The Sound System

of North American English (NAE) What are phonemes? Characteristics of consonant sounds Characteristics of vowel sounds

What are Phonemes?

Phonemes are the individual sound units that distinguish words from one another.

What makes “seat” different from “sit”?

North American English (NAE) includes 40 distinct phonemes
 

14-15 vowels (depending on accent/dialect) 25 consonants

Pronunciation has many components. Learning to produce individual sounds in a word is only one part of pronunciation.

Characteristics of Consonants

Consonant sounds are a combination of 3 factors.
  

Voicing (vibration) Place of Articulation (mouth position) Matter of Articulation (airflow)

Once you understand these factors, you can give your students more explicit information about how to produce individual sounds and words.

 Are
   

the vocal chords vibrating?
Put your hand on gently on your adam’s apple. Make the hissing sound like a snake /sssssss/ Make the buzzing sound like a bee /zzzzzzz/ Can you feel the difference?

Click on a picture to see the video.

Video of vocal chord vibration

Try saying each of these sounds. Feel for vibration.

Contrasting voiced and voiceless “-tion”

“th” as in THE “th” as in WITH

Place of Articulation
 Where

is the sound made?  What parts of the mouth are touching?
   

Click on the picture below to see an interactive diagram of the mouth.

Lips Teeth Tongue Soft palate

  

Say the word “new.” Where is the place of articulation for the sound /n/? Answer: the tip of your tongue touches the tooth ridge.

Manner of Articulation
 How

is airflow affected?

Think of the air as moving through an obstacle course created by the speech organs.
Say these words…pay attention to the first sound
   

Say these words…pay attention to the last sound

People Boy Dog goat

Laugh Wash


Notice how the air is stopped momentarily before being released to create a little explosion of sound.

Notice how the sound can be continued as long as there is air in the lungs.  Also the air is passing through a narrow passageway in the mouth or throat creating friction.

Why are vowels so difficult?

The main difference between consonant sounds and vowel sounds is that there is no contact of the articulators (lips, teeth, tongue, etc.) It is more difficult to explain the physical shape of the mouth required to produce 14 different vowel sounds. Other languages, such as Japanese, Chinese, most romance languages, and many African languages have only 5-8 vowel sounds. Sound-spelling correspondence for English vowels is varied and misleading. You can encourage students to focus on what they see (your mouth) and hear. Luckily, much of the time, a slight variation in vowel sound will not alter a speaker’s intelligibility as long as most of the sentence makes sense.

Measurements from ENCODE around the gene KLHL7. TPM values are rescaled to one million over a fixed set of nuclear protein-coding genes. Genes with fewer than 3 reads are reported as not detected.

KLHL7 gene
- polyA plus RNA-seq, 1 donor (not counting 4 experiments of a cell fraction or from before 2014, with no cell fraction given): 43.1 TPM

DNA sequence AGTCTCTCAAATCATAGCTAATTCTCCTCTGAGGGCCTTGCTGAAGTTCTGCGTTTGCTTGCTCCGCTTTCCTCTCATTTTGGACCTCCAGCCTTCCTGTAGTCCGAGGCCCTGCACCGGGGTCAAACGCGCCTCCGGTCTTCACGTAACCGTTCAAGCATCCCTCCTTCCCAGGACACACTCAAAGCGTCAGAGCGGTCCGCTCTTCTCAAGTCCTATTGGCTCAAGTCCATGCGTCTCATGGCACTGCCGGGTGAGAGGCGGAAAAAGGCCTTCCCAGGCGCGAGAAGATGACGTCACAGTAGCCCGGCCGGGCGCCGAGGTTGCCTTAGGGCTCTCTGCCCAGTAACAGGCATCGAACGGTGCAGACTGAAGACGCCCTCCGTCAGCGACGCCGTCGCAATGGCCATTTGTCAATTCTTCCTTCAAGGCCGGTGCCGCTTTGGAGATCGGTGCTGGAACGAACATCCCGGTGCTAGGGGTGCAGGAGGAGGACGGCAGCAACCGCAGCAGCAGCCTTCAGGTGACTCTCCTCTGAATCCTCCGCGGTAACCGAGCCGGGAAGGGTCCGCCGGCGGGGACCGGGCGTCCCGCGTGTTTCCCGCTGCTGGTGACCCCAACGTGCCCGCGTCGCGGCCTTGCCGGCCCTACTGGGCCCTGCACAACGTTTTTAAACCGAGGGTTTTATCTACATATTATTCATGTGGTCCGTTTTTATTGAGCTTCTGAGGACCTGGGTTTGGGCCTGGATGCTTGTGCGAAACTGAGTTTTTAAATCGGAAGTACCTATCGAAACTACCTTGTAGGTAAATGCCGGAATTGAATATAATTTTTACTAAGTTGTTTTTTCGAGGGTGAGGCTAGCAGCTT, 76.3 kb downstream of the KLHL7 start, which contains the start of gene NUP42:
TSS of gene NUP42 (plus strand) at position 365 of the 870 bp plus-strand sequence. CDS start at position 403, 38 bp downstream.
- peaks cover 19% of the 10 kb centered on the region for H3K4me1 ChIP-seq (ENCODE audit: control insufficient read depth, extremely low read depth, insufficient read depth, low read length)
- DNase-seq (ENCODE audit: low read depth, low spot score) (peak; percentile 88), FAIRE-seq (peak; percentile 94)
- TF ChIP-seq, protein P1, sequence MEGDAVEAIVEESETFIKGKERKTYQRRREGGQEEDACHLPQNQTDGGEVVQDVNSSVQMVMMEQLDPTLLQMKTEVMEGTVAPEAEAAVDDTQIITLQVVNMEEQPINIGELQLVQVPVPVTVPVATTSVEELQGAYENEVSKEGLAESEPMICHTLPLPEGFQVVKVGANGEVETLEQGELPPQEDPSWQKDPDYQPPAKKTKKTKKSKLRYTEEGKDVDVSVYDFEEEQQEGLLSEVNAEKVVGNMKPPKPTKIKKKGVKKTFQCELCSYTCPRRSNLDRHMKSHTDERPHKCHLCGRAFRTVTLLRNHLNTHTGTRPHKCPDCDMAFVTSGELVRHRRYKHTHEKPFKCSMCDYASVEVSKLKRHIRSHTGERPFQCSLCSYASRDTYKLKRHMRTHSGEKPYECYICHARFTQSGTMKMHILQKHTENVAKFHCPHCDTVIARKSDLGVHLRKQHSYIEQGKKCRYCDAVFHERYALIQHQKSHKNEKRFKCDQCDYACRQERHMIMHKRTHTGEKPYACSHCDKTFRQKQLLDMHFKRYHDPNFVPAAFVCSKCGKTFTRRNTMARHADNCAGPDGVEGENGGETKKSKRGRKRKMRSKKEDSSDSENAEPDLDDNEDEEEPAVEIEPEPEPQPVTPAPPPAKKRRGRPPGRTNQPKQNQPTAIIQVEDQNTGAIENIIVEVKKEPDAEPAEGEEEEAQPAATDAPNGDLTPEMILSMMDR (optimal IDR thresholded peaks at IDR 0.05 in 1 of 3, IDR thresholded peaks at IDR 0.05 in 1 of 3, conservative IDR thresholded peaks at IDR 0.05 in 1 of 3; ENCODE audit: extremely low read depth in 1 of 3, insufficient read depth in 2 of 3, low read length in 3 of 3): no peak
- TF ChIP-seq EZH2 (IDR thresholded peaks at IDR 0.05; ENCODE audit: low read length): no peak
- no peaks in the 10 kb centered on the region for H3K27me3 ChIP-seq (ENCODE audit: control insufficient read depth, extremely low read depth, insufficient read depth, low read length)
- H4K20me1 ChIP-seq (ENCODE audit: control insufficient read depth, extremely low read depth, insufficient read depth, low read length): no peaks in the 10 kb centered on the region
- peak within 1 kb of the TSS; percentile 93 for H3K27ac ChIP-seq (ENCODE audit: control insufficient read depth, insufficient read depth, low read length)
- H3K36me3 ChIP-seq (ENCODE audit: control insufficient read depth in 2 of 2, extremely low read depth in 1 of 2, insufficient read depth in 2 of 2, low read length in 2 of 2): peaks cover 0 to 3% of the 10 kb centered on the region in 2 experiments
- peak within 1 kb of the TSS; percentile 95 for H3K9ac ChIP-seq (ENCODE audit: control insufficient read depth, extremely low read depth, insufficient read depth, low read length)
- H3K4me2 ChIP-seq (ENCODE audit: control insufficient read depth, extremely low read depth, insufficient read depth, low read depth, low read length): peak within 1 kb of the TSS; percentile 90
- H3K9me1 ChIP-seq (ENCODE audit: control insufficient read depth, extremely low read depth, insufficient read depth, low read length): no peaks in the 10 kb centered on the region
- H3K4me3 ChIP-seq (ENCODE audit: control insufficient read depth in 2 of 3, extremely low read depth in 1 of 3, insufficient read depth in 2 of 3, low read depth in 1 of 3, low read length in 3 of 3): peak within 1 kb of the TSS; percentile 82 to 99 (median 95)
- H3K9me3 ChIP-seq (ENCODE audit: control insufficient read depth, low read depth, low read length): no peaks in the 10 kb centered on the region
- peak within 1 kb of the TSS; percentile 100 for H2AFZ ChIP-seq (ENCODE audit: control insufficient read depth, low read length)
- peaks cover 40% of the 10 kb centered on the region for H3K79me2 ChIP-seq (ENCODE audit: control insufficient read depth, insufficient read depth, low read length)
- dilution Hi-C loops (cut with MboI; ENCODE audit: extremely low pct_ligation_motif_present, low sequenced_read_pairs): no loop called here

Characteristics of Vowels

Vowels are a combination of several characteristics. Here are some that teachers can easily demonstrate.

Click on the picture below to explore a website of interactive consonant and vowel illustrations.

Lip position
 

How spread or rounded are the lips? Say the words “fee” and “fox.”

Muscle tension
 

Can you feel the difference between “beet” and “bit”? “bit is more relaxed.

Jaw position
 

How open is the mouth and jaw? Say the words “sew” and “saw”.

Handheld mirrors can be used in class to practice consonants and vowels. Students first focus on the teacher’s mouth as a model, then on their own .mouth in the mirror

Changes to Vowels

Colored Vowels  Vowels are affected when certain consonants follow them in the same syllable (esp. R and L)
 

Click on the picture below to see the video.

Say “hat” and “halt” Note how the /l/ sound in “halt” changes the “a” sound significantly

Reduced Vowels  Vowel sounds can change when they occur in the unstressed syllable of a multi-syllable word.
 

A reduced vowel often sounds like “uh” (ə). Say “photograph”. Notice the reduced vowel in the middle.

In natural speech we also reduce the vowels in many function words such as articles and prepositions.
  

Dialogs and chants are a great opportunity to introduce students to reduced vowels (although I don’t .(call them by name Students should focus on the teacher’s natural speech and avoid reading word .by word from the paper

How do you pronounce “to”? Now say “She’s going to the store.” We often reduce the vowel in “to” so that it sounds like “tuh.”

Sum it Up

Individual sounds are only one part of pronunciation

And may not even be the most important part!

Teachers can help students understand the physical production of sounds by monitoring…
    

What parts of the mouth are touching? What is vibrating? Are muscles relaxed or tense? Is the jaw wide open or slightly closed? How are the lips shaped?

Handheld mirrors are a useful teaching tool.

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